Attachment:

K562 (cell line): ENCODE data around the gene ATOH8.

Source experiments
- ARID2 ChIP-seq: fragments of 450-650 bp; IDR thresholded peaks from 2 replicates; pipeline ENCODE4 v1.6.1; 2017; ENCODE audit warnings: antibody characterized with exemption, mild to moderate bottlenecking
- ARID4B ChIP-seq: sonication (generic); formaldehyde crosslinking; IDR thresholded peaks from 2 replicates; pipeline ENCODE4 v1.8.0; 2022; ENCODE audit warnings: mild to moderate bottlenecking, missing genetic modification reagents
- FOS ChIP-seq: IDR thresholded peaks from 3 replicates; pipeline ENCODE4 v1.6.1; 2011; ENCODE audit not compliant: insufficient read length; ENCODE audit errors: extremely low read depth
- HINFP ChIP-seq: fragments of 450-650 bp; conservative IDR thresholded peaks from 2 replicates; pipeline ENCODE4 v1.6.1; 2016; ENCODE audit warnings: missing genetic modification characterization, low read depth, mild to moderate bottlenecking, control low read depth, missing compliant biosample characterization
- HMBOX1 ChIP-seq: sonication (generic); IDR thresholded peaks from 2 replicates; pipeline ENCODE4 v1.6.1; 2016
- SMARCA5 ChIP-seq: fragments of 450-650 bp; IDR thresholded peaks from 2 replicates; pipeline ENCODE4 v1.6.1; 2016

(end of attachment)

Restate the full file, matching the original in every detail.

K562 (cell line): ENCODE data around the gene ATOH8.

Source experiments
- ARID2 ChIP-seq: fragments of 450-650 bp; IDR thresholded peaks from 2 replicates; pipeline ENCODE4 v1.6.1; 2017; ENCODE audit warnings: antibody characterized with exemption, mild to moderate bottlenecking
- ARID4B ChIP-seq: sonication (generic); formaldehyde crosslinking; IDR thresholded peaks from 2 replicates; pipeline ENCODE4 v1.8.0; 2022; ENCODE audit warnings: mild to moderate bottlenecking, missing genetic modification reagents
- FOS ChIP-seq: IDR thresholded peaks from 3 replicates; pipeline ENCODE4 v1.6.1; 2011; ENCODE audit not compliant: insufficient read length; ENCODE audit errors: extremely low read depth
- HINFP ChIP-seq: fragments of 450-650 bp; conservative IDR thresholded peaks from 2 replicates; pipeline ENCODE4 v1.6.1; 2016; ENCODE audit warnings: missing genetic modification characterization, low read depth, mild to moderate bottlenecking, control low read depth, missing compliant biosample characterization
- HMBOX1 ChIP-seq: sonication (generic); IDR thresholded peaks from 2 replicates; pipeline ENCODE4 v1.6.1; 2016
- SMARCA5 ChIP-seq: fragments of 450-650 bp; IDR thresholded peaks from 2 replicates; pipeline ENCODE4 v1.6.1; 2016